29. AICPA – FRF Timeline • Meeting currently and working on the FRF • Expect exposure draft for comment by this fall • Will gather responses and issue an updated draft early in 2013 • Will issue final document in 2013 • AICPA and CPAs will need to tell their clients, bankers, sureties about this FRF in order to get acceptance instead of GAAP financials • Will take time for agreements to change for SMEs to be able to use this new framework

  30. AICPA – FRF Exposure Draft • Released on November 1, 2012 • Comments requested by January 30, 2013 • FRF for SMEs is not proposed as an authoritative document • Will have no effective date • Management can decide to use it once it is released

  31. AICPA – FRF Exposure Draft • Highly useful and responsive to the financial reporting needs of lenders and other F/S users: • Built upon a foundation of reliable and comprehensive accounting principles • Historical cost is primary measurement basis • Reduced, yet relevant, disclosures • Book to tax adjustments/reconciliations reduced • Principles-based framework across all industries • Will not undergo frequent changes

  32. AICPA – FRF Exposure Draft • Implementation guidance will be provided: • Application examples • Illustrative financial statements • Disclosure checklists • Other tools • Stay tuned for further details as it gets released!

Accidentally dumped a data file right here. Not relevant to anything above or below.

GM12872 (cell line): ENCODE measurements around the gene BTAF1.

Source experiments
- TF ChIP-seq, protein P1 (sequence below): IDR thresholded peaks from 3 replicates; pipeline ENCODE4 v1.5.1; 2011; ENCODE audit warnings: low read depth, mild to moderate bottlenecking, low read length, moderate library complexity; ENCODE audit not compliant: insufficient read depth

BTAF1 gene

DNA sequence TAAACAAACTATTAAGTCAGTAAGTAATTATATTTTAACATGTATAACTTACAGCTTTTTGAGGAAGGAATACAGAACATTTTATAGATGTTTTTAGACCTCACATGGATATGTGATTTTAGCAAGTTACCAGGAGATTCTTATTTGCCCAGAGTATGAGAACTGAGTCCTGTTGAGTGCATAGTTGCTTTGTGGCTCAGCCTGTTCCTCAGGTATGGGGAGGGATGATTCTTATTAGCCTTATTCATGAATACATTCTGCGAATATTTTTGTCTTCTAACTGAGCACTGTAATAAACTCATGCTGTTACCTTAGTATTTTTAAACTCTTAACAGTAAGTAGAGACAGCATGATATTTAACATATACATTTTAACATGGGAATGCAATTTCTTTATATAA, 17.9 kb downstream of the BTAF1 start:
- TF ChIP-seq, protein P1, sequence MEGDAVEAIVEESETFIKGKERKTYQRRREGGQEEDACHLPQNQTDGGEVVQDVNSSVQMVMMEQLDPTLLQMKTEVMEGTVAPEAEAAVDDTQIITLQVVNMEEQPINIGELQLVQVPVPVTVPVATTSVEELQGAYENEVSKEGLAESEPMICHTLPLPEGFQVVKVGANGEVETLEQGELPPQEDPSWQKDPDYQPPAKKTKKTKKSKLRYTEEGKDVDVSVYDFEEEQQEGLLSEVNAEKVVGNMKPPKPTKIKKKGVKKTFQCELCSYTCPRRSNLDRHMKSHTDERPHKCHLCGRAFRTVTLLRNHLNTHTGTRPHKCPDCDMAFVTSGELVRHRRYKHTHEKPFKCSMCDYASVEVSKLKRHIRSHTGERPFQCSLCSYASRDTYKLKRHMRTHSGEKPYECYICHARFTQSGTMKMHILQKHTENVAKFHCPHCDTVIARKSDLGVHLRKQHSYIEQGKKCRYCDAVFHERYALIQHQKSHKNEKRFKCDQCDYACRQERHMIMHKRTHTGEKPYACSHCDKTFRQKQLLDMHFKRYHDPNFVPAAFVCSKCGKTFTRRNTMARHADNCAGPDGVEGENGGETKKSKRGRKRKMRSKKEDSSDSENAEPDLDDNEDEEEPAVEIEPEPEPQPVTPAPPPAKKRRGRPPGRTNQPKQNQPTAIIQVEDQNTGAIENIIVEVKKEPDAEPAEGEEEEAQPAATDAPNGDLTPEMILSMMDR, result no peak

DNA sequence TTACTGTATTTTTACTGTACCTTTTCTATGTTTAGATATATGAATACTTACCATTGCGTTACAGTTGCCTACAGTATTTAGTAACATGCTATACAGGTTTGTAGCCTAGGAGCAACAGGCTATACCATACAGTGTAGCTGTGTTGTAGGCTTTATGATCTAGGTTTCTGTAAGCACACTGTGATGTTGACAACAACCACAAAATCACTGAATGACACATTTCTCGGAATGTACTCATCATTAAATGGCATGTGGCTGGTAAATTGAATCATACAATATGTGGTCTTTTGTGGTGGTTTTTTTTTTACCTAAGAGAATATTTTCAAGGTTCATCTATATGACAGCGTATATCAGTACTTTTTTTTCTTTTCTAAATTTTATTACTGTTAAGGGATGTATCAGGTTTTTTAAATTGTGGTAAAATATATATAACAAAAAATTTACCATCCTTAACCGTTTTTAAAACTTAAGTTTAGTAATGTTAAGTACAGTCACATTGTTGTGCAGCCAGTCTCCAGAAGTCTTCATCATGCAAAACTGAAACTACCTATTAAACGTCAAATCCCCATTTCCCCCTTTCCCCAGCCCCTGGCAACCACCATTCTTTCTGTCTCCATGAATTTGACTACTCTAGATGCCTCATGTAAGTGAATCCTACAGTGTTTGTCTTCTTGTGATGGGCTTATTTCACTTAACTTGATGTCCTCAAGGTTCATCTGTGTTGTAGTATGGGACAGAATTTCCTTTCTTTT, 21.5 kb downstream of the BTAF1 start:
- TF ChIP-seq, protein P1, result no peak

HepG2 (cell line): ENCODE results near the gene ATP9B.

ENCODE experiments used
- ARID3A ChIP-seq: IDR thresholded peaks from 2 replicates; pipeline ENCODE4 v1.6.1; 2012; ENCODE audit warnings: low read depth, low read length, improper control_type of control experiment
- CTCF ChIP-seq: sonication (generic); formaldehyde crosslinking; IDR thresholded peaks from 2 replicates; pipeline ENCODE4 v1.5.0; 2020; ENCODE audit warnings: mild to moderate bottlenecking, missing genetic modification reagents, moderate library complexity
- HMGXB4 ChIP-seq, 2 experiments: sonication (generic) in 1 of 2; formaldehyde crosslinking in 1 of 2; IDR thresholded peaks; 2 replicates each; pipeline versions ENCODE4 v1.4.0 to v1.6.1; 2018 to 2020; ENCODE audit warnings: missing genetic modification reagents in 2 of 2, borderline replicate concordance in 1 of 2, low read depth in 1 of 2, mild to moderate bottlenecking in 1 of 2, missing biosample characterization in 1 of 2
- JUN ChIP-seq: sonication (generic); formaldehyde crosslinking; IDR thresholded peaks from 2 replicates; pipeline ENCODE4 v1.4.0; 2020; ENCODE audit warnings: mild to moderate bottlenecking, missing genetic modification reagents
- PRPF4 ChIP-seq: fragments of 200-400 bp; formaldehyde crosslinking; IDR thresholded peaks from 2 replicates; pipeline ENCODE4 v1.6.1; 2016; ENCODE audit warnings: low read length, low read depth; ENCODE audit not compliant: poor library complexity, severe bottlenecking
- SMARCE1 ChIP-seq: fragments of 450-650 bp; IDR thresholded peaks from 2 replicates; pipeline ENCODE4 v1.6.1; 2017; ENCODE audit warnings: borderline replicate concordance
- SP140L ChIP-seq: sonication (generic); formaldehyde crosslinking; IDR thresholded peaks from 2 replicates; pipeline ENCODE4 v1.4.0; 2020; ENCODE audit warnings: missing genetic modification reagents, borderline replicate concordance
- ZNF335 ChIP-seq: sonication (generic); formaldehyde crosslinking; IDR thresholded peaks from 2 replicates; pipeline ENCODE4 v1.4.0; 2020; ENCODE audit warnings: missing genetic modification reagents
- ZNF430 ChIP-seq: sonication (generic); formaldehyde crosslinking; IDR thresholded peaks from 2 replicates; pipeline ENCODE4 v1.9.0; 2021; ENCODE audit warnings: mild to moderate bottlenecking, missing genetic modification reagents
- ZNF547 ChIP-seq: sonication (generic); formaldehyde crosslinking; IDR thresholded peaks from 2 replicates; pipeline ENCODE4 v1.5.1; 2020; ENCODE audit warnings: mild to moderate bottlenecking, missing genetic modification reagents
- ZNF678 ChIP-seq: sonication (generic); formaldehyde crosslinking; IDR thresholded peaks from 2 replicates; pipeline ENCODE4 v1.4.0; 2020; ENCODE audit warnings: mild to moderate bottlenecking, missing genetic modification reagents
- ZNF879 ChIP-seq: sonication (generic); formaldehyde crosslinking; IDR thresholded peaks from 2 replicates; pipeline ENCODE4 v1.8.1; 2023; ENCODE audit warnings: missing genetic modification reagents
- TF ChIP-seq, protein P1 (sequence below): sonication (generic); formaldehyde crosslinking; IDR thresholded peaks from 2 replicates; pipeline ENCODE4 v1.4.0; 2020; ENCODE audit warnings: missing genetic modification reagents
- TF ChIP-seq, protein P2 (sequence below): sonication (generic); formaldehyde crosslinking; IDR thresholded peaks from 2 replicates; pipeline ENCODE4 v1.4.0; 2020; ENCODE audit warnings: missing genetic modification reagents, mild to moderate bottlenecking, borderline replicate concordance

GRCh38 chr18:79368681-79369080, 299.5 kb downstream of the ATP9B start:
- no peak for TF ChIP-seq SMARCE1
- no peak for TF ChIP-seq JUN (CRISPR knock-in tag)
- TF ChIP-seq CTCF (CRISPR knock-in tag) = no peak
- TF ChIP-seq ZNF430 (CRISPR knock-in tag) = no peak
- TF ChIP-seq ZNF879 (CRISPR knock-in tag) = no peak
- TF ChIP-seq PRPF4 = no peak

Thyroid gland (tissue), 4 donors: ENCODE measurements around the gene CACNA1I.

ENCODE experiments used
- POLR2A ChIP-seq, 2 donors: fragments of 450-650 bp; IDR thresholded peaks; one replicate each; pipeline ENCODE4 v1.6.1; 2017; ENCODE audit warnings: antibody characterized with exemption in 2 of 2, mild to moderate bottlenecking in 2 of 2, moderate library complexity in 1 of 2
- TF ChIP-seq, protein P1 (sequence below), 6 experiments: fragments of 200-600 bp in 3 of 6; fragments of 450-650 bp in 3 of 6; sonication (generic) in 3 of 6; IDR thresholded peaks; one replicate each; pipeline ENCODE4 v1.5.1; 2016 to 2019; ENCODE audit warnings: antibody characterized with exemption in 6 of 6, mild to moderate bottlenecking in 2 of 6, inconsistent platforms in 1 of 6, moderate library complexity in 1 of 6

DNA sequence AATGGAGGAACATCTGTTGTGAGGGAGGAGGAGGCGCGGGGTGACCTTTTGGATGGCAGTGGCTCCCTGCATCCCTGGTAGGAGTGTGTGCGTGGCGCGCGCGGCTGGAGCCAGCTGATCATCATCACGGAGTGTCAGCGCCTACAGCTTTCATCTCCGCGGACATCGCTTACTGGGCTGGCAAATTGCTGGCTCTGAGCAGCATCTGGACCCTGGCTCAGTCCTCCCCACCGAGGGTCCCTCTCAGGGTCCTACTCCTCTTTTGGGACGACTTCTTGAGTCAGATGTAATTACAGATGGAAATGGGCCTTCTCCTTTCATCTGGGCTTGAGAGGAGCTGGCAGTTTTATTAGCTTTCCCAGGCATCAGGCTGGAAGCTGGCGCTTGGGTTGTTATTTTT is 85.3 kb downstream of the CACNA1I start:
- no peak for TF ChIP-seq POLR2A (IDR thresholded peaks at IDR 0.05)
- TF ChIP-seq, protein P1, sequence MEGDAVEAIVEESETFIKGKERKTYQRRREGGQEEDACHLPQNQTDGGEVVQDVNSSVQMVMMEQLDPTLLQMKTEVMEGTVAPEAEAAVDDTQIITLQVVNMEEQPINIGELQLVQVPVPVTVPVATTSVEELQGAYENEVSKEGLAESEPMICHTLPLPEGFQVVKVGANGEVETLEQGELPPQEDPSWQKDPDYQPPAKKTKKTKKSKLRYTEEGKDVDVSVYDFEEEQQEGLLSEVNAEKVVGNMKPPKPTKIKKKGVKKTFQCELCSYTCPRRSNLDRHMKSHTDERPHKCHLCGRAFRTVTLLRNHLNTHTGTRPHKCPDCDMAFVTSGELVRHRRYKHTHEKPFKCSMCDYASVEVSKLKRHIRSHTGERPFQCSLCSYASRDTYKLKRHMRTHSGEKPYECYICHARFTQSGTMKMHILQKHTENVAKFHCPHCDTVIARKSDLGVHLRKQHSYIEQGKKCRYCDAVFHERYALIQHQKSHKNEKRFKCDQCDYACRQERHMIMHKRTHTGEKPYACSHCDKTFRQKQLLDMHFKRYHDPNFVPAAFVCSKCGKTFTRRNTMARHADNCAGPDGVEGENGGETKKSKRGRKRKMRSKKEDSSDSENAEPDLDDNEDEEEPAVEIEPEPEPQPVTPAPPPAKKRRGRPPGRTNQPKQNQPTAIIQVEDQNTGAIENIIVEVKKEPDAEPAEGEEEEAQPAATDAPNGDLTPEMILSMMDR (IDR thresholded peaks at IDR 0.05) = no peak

33. FASB Not-for-Profit Advisory Committee (NAC) • Established in October 2009 to serve as a standing resource for the FASB in obtaining input from the NFP sector on existing guidance, current and proposed technical agenda projects, and longer-term issues affecting those organizations • 17 members, plus 4 participating observers • NFP financial officers, auditors, foundation and other donors, creditor, watchdog agency, charities regulator, attorney, and academic • Also, NFP Resource Group (a standing group of 225+ members)

  34. NAC Discussions on Issues with GAAP:Primary Areas in Need of Attention • The NFP financial reporting model (“FAS 117”) is in need of “refreshing” • Key vehicle: Two new NFP Financial Reporting projects • Unlike private companies, no “hue and cry” for different underlying accounting in certain areas, but a more liberal use of practical expedients may be warranted • Area most frequently cited: Fair value measurements • Primary general GAAP issue: “Disclosure Overload” (and effectiveness) • Key vehicles: Disclosure Framework project and NFP Financial Reporting projects • Important NAC role: advise FASB staff and Board on potential piggybacking opportunities for NFPs with regard to projects of the new Private Company Council • Key project: Nonpublic Entity Definition